Mineral rights grant the holder the right to develop mineral resources. They are treated like any other real estate property. If mineral rights are left in the estate of a deceased relative, a legal transfer deed must be filed in the county where the mineral property is located.
All estates go through probate court, a legally supervised process whereby the deceased estate resolves claims and distributes property. An executor is typically named in the deceased will, but if not, the probate court names one on behalf of the deceased. The executor is responsible for the process which is ultimately approved by the probate court. Contested wills and estates delay resolution of the estate.
Mineral rights must be transferred to heirs before any transactions related to them can take place. Unlike a home, which can be sold by an estate, mineral rights must be transferred before any sale. Mineral rights can be transferred to rightful heir(s) or to a trust through a mineral deed.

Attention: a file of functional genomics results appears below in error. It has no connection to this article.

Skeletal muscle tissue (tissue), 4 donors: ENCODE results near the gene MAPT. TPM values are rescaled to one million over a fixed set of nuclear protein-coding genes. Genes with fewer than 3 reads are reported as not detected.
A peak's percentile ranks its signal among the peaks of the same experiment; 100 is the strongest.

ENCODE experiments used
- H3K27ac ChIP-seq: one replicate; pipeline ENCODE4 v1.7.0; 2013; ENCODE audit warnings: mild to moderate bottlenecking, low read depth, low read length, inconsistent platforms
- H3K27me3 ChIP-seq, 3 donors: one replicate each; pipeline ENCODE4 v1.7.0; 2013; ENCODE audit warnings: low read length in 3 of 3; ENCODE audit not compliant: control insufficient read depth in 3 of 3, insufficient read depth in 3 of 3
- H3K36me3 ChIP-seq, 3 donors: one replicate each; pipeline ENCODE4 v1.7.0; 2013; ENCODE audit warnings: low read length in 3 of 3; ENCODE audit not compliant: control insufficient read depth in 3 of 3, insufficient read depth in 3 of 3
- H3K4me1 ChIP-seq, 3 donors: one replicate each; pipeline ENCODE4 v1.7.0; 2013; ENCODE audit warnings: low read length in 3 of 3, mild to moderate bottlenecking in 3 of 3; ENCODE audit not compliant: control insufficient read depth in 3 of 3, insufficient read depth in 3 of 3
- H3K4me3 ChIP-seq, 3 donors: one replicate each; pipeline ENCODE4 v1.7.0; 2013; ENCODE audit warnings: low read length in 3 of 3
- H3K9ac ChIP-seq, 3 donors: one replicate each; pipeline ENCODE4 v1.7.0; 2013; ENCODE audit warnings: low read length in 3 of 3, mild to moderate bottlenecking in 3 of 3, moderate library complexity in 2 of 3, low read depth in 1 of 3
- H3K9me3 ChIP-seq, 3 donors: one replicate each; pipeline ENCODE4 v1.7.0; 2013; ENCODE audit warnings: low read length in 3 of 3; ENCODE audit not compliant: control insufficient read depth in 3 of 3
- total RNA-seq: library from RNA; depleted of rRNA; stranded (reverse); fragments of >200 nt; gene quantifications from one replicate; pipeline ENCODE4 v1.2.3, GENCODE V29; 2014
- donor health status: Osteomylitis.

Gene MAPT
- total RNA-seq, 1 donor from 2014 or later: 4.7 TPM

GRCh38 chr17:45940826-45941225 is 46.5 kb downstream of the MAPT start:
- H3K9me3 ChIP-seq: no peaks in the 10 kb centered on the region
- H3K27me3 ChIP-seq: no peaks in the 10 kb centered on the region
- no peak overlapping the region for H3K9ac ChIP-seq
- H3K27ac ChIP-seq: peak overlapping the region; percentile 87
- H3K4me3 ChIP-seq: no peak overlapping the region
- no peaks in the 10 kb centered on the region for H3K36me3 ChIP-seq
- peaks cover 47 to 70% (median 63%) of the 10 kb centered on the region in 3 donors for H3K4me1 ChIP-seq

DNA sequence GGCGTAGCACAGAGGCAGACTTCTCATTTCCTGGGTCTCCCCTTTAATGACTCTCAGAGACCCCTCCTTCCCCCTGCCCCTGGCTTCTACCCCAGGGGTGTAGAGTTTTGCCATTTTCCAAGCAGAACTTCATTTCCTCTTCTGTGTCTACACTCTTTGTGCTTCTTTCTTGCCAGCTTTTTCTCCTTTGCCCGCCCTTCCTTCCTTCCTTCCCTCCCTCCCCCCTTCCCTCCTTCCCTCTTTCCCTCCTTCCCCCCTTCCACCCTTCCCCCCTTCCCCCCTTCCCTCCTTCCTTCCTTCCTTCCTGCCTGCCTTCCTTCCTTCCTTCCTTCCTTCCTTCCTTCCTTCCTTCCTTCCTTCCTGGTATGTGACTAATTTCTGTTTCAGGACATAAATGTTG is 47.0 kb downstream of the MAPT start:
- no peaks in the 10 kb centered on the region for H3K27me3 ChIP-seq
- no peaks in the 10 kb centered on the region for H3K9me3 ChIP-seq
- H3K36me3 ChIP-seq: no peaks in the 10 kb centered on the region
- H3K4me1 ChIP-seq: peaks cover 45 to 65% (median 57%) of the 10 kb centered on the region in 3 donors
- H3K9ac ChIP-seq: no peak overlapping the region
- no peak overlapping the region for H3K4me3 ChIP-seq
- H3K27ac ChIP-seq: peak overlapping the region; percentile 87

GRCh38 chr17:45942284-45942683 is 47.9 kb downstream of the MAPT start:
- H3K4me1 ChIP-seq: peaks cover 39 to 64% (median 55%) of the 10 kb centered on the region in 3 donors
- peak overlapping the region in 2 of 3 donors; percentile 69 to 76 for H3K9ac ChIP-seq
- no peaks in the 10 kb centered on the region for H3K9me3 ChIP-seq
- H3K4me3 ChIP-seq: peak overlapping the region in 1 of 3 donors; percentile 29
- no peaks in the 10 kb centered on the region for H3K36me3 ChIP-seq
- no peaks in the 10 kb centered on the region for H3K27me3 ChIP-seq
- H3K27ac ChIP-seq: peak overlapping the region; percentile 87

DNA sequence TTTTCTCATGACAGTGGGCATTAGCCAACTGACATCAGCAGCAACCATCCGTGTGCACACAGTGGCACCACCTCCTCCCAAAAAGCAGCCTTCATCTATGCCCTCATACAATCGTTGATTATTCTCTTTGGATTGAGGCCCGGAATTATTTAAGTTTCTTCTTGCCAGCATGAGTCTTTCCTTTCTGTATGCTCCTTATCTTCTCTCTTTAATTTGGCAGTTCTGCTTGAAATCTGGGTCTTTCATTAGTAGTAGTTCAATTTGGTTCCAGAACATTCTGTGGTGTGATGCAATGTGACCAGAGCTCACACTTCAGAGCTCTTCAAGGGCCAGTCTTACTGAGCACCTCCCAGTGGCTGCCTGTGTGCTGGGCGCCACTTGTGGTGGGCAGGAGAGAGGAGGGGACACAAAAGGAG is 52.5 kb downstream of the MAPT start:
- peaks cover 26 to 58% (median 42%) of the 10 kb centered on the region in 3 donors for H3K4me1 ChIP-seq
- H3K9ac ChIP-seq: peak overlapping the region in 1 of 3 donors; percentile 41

A mineral deed is a legal record of ownership. All mineral deed transfers are recorded in the county clerks office in which the minerals are located. The deceased may have lived in a different county, state or even country, however, the executor of the estate must sign a mineral deed transfer and file it with the relevant county clerk in order to transfer mineral ownership and all rights associated with ownership.
If the deceased resided in a different state from where the mineral rights are located, ancillary probate is necessary. Ancillary probate is the process by which the court in the state in which the minerals are located oversees the distribution of that asset. In simple terms, a separate executor must be named within such state, sign the mineral deed transfer and record it in the appropriate county clerk's office. Ancillary probate of mineral deed transfers delays estate closings but is the only legal way to transfer mineral ownership to heir(s) or a trust.